Growing signs resources-heavy regional property markets on the improve

Growing signs resources-heavy regional property markets on the improve
Growing signs resources-heavy regional property markets on the improve

There are growing signs that some regional markets impacted by the resources sector have passed the worst and are starting to improve.

These are locations where increased dwelling supply coincided with a downturn in demand as the mining investment boom subsided (or miners built workers camps), causing sales and prices to fall.

Places where demand appears to be rising again include NSW towns impacted by the coal industry (Muswellbrook, Singleton and Mudgee), WA centres for the iron ore and gas sectors (Port Hedland and Karratha), and Queensland towns impacted by coal (Emerald, Mackay and Moranbah).

But that’s not a signal for investors to start buying in these places again. I would hope the many boom-bust scenarios that occurred over the past 4-5 years has left a lasting impression on investors across Australia.

Before the end of the resources investment boom, far too many investors jumped into these markets without understanding the extreme volatility of them and/or their own risk profiles.

The extent of the slump in some of these locations is demonstrated by these figures: at the pinnacle of the resources investment boom, the median house price for Port Hedland in WA was well above $1 million. The latest figures shows a median price around $400,000, following a further 33 percent decline in the past year.

In the coal-mining town of Moranbah in Central Queensland, the median house price has fallen from above $700,000 at the peak of the boom to around $160,000 today.

These are some of the most extreme examples of decline but there are many others, including Queensland centres like Gladstone, Mackay, Emerald and Surat Basin towns such as Chinchilla.

In many cases the downturn in local markets was not caused by any decline in the key resources industry (in many cases it was the CSG/LNG sector which continued to create jobs and economic activity in the affected locations) but by a fundamental switch in the approach of the mining companies to accommodating personnel in workers camps.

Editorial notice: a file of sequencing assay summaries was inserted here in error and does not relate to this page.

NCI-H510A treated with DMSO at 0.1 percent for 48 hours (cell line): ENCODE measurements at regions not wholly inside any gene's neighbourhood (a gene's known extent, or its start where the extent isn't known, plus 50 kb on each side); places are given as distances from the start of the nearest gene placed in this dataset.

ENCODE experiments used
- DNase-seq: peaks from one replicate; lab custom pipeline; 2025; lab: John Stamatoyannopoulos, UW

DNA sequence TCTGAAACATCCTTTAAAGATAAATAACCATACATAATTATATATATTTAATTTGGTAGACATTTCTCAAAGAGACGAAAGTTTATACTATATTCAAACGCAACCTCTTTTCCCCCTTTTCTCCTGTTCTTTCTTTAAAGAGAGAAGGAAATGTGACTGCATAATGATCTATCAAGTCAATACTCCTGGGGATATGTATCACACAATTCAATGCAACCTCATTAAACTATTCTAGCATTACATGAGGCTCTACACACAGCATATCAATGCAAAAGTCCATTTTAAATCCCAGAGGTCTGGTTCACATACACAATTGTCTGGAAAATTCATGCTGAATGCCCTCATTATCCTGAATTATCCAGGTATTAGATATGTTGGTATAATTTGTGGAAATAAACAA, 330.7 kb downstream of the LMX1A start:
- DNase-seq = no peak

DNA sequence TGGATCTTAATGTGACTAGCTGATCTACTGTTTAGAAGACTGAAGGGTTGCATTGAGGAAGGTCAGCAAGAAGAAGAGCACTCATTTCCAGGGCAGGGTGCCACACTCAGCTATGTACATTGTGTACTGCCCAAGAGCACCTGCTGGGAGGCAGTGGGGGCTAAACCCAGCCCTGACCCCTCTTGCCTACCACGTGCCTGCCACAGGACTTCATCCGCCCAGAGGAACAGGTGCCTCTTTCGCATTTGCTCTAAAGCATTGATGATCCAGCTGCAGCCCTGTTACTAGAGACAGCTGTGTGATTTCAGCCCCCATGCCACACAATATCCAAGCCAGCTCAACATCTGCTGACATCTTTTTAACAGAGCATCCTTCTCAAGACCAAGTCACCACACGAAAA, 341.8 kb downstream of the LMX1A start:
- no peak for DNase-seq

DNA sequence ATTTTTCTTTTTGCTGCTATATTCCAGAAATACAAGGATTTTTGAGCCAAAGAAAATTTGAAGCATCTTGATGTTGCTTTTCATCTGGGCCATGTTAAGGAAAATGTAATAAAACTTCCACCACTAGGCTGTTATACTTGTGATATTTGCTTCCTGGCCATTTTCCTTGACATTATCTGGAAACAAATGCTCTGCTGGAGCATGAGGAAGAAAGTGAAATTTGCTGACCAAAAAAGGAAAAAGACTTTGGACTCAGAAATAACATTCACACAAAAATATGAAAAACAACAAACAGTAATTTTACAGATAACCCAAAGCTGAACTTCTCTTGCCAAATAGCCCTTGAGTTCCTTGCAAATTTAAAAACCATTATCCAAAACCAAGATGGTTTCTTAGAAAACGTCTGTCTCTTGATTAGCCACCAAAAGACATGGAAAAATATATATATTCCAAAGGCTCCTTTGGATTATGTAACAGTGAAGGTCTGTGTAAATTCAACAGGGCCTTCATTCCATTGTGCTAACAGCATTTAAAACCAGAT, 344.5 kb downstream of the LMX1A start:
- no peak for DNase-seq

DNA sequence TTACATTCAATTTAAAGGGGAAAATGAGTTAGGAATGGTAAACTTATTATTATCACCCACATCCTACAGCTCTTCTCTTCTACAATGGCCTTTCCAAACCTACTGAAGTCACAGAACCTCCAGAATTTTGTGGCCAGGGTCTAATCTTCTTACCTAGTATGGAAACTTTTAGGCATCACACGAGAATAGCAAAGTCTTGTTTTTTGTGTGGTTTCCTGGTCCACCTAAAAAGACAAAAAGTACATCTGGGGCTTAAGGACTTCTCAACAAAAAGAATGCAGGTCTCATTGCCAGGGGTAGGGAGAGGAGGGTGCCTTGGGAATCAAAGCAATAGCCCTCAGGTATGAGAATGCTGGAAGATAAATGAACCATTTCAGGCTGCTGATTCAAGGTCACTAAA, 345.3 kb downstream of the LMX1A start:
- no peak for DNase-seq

Developers who built lots of new product in these places found out, too late, that there was not the expected demand for local dwellings. Places like Gladstone in Queensland and Newman in WA had a boom economy but a doom property market.

Now there is evidence that sales activity is rising in some of these places, after slumping significantly in the past three years. In 2015, each quarter had fewer than 45 sales for Port Hedland and South Hedland combined. But the past three quarters have each had more than 60 sales, with a pattern of rising sales numbers.

In Karratha, residential sales numbered fewer than 55 in most quarters throughout the three years covering 2013 to 2015. But sales activity rose noticeably in 2016, with the past three quarters each delivering more than 75 sales. The general trend is up and we await evidence that 2017 will continue the pattern.

In the meantime, I urge extreme caution for investors considering dipping a toe in these dangerous waters. Resources-related markets are at the high-risk end of the spectrum - there are periods of sharp rises, often followed by catastrophic decline.

I would never buy in these places, because the risks are too high. And the modern trend of workers camps mean that the dwelling demand generated by major mining projects is considerably lower than in the past.

A warning is timely because there is renewed confidence in the resources sector. New projects are being planned and mothballed ventures are being reactivated, particularly in Queensland and WA. As sales activity rises in resources centres, the industry will be pumping out press releases suggesting the boom days are returning.

Hopefully the massive price and rental decline of recent years will live long in the memories of investors.

Terry Ryder is the founder of hotspotting.com.au. You can  email him or follow him on Twitter.

Terry Ryder

Terry Ryder

Terry Ryder is the founder of hotspotting.com.au.

Tags: 
Regional Markets Mining Boom

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